(201b) Lipid Self Assembly by Statistical Temperature Monte Carlo and Molecular Dynamics

Authors: 
Maerzke, K. A., Vanderbilt University
Iacovella, C. R., Vanderbilt University
McCabe, C., Vanderbilt University


The recently developed statistical temperature Monte Carlo (STMC) and statistical temperature molecular dynamics (STMD) [1] methods have been applied to study the self-assembly process of amphiphilic molecules (bilayer and micelle formation). STMC and STMD are extensions of the Wang-Landau (WL) method [2], from which a flat energy distribution is also attained by updating the statistical temperature rather than the density of states (as is done in the WL method). However, this updating of the intensive quantity temperature provides a continuum description for the complete density of states without imposing limitations on the size of the energy bins.

As a test of the ability of the STMC and STMD methods to study self assembly, two systems have been studied: a lattice based implicit solvent 3-segment model and an off-lattice explicit-solvent 3-segment model. In the lattice model, varying sizes of energy bins are simulated with the STMC method. A bilayer structure is found to form at low temperatures, with phase transitions to clusters as temperature increases.  The results are in good agreement with phase diagrams calculated by traditional Metropolis and the original WL methods. Additionally by allowing the use of larger energy bins, the simulation converges faster by the STMC method than by the original WL method.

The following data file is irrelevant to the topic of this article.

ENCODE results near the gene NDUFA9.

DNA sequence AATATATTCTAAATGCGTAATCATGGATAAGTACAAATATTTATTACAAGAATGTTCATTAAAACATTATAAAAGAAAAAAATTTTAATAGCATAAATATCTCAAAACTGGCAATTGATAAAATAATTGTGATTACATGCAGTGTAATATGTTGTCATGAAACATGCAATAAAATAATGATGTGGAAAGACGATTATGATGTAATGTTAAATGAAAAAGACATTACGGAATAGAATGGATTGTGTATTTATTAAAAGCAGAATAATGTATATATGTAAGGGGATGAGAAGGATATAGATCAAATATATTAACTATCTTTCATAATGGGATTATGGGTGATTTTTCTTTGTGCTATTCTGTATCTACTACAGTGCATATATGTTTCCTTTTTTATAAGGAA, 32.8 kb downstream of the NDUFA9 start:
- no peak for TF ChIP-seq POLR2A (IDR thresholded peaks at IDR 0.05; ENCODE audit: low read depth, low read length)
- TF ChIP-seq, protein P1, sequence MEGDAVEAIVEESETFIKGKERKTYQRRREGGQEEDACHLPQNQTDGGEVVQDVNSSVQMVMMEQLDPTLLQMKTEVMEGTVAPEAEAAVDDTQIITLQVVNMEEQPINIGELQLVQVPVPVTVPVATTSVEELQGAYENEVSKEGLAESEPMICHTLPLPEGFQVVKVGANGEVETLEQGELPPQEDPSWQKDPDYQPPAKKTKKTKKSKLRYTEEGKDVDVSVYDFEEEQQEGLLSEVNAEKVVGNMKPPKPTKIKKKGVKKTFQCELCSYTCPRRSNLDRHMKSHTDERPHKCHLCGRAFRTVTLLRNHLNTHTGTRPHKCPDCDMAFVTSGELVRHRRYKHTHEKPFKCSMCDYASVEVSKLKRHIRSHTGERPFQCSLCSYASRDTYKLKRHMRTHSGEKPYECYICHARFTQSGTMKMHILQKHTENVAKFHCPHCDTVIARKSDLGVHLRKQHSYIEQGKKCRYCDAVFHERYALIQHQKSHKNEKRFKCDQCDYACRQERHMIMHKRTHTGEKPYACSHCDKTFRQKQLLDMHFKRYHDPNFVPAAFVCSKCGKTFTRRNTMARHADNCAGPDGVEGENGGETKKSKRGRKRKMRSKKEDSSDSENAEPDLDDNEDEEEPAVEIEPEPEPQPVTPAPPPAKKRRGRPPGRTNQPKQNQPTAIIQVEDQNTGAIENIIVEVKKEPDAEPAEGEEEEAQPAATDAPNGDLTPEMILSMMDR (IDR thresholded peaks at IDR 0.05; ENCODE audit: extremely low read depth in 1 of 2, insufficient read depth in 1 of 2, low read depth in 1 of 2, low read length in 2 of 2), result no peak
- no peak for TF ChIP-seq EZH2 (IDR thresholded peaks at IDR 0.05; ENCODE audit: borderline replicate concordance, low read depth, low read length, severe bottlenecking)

For the off-lattice model, a systematic study of the thermodynamic properties will be presented, as well as the effect of the strength of molecular interactions (hydrophobic and hydrophilic) on the structures formed discussed. The STMD method makes well use of the WL sampling idea with molecular dynamics move, which is applicable to search global minima for complex systems, where effective STMC moves are not practical.

1.  J. Kim, J. E. Straub and T. Keyes, “Statistical-Temperature Monte Carlo and Molecular Dynamics Algorithms,” Phys. Rev. Lett. 97 (2006) 050601

2.  F. Wang and D. P. Landau, “Efficient, Multiple-Range Random Walk Algorithm to Calculate the Density of States,” Phys. Rev. Lett. 86 (2001) 2050–2053.


See more of this Session: Computational Studies of Self-Assembly I

See more of this Group/Topical: Engineering Sciences and Fundamentals